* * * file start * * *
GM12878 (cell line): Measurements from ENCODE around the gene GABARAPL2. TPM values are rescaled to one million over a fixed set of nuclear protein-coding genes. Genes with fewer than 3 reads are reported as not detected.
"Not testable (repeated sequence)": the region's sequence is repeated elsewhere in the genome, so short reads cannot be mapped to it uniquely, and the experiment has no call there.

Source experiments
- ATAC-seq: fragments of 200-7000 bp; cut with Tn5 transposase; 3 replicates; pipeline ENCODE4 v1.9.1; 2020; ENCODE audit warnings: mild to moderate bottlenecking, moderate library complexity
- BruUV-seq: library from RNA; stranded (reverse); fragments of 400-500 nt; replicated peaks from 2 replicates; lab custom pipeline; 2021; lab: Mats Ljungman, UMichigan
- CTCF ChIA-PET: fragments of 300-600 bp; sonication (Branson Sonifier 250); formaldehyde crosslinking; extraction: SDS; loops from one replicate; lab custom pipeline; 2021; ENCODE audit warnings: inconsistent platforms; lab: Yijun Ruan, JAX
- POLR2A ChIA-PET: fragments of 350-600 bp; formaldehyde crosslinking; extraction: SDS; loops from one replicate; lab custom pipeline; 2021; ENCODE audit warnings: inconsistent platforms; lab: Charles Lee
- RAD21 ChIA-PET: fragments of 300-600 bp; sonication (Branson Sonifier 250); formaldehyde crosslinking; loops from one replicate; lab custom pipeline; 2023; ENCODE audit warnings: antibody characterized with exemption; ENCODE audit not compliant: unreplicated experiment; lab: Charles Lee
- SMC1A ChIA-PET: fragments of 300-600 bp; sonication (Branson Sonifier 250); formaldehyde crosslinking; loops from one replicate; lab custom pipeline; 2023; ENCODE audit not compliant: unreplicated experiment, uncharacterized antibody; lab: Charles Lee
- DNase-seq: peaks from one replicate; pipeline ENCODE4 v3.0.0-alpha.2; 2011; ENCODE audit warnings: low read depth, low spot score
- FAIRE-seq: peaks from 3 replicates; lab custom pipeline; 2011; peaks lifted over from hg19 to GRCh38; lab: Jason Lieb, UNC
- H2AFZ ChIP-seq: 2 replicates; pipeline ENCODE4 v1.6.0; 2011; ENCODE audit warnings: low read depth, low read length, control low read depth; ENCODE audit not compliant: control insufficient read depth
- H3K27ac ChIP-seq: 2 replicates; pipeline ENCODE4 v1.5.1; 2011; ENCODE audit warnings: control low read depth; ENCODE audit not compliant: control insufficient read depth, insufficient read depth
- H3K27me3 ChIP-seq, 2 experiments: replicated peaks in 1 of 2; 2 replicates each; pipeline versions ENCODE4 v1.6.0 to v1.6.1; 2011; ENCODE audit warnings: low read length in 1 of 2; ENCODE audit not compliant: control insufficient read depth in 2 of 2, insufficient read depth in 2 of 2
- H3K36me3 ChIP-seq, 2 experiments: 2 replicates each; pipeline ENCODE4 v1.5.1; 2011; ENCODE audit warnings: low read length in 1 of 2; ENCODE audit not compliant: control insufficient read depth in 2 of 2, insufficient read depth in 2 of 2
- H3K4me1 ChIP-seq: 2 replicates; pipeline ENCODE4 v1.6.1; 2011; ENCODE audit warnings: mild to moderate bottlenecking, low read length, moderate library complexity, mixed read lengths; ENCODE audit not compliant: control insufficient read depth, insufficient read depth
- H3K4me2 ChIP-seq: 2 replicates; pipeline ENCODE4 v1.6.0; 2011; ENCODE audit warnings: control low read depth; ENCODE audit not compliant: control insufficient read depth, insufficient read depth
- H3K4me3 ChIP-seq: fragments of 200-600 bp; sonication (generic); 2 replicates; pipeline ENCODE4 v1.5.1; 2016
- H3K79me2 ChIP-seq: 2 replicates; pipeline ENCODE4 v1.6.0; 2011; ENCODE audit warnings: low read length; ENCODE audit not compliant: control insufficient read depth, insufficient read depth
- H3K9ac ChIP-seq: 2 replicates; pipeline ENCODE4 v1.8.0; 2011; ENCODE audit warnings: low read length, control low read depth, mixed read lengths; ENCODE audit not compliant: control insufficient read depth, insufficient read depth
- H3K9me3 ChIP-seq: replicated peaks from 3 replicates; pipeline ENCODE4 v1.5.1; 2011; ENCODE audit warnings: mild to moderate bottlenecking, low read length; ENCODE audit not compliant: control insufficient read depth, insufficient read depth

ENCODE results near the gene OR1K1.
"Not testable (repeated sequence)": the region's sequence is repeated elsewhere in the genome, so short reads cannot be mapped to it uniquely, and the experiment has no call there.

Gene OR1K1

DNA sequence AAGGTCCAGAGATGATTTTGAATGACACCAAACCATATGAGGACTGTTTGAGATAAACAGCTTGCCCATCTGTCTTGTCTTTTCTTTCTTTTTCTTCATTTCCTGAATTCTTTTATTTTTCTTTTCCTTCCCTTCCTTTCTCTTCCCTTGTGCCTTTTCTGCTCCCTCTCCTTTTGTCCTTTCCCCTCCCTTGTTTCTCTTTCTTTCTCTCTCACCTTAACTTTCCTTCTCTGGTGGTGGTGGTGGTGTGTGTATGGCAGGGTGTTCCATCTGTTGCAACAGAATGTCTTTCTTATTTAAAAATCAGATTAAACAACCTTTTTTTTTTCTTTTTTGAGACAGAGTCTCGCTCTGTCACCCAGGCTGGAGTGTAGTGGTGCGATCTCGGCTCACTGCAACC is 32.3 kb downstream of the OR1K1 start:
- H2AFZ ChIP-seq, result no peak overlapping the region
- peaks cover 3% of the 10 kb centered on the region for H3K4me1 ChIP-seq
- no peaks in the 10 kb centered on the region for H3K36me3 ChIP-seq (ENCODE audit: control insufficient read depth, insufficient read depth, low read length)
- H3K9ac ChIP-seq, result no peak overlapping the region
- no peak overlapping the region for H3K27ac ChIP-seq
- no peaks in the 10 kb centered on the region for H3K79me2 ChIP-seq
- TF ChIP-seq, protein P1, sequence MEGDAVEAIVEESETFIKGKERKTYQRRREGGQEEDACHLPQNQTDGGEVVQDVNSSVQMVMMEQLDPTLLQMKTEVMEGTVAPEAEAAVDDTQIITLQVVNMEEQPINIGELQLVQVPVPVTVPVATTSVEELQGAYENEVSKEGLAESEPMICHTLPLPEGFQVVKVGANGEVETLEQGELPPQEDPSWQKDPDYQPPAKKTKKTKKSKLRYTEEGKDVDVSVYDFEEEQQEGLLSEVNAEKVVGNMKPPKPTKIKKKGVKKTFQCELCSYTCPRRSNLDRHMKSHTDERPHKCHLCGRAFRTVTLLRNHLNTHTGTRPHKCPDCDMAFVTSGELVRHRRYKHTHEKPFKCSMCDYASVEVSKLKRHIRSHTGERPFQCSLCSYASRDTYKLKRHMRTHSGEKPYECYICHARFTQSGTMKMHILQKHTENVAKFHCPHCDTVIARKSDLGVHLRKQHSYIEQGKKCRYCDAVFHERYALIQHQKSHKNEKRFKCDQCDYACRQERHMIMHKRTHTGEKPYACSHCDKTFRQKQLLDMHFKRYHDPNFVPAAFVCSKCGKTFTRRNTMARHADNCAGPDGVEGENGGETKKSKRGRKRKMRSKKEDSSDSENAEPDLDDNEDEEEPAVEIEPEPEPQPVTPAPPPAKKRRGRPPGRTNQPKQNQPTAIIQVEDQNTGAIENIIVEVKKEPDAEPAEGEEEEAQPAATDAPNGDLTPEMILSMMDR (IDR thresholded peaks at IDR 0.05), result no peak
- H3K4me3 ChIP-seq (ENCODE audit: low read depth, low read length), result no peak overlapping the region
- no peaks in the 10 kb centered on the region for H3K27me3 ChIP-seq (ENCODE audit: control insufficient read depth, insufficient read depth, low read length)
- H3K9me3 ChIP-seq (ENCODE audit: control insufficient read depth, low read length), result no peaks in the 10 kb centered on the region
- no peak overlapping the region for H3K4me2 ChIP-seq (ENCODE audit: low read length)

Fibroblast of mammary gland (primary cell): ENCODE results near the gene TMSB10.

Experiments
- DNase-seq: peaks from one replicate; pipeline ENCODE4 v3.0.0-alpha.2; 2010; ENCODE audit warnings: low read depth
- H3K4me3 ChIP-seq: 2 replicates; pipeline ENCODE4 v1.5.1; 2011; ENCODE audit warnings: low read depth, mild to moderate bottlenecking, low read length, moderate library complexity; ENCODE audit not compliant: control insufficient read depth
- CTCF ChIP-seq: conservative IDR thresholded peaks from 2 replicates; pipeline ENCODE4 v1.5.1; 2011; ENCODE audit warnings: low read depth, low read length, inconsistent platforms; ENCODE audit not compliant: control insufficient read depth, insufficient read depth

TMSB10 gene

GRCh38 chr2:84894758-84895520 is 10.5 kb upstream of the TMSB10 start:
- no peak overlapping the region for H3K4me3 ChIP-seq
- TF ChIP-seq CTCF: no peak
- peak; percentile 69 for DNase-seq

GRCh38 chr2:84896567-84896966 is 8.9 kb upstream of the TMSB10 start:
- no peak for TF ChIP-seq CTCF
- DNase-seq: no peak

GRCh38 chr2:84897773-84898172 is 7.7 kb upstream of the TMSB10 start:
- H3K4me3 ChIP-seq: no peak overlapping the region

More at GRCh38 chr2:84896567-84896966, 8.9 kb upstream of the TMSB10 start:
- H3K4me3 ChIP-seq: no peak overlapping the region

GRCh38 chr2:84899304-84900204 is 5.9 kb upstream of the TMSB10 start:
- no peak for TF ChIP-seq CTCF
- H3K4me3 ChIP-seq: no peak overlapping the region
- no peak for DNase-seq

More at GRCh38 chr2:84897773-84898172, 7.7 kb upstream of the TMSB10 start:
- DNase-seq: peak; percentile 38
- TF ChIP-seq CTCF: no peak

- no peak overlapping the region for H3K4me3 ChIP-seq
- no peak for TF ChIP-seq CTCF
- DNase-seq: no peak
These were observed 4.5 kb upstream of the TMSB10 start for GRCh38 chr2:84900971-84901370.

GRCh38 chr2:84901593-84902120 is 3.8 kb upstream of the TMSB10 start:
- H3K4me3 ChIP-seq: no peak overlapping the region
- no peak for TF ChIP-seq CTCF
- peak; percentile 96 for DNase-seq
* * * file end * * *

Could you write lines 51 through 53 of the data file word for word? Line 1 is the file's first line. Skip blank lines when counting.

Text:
- H3K4me3 ChIP-seq: no peak overlapping the region

More at GRCh38 chr2:84896567-84896966, 8.9 kb upstream of the TMSB10 start:
- H3K4me3 ChIP-seq: no peak overlapping the region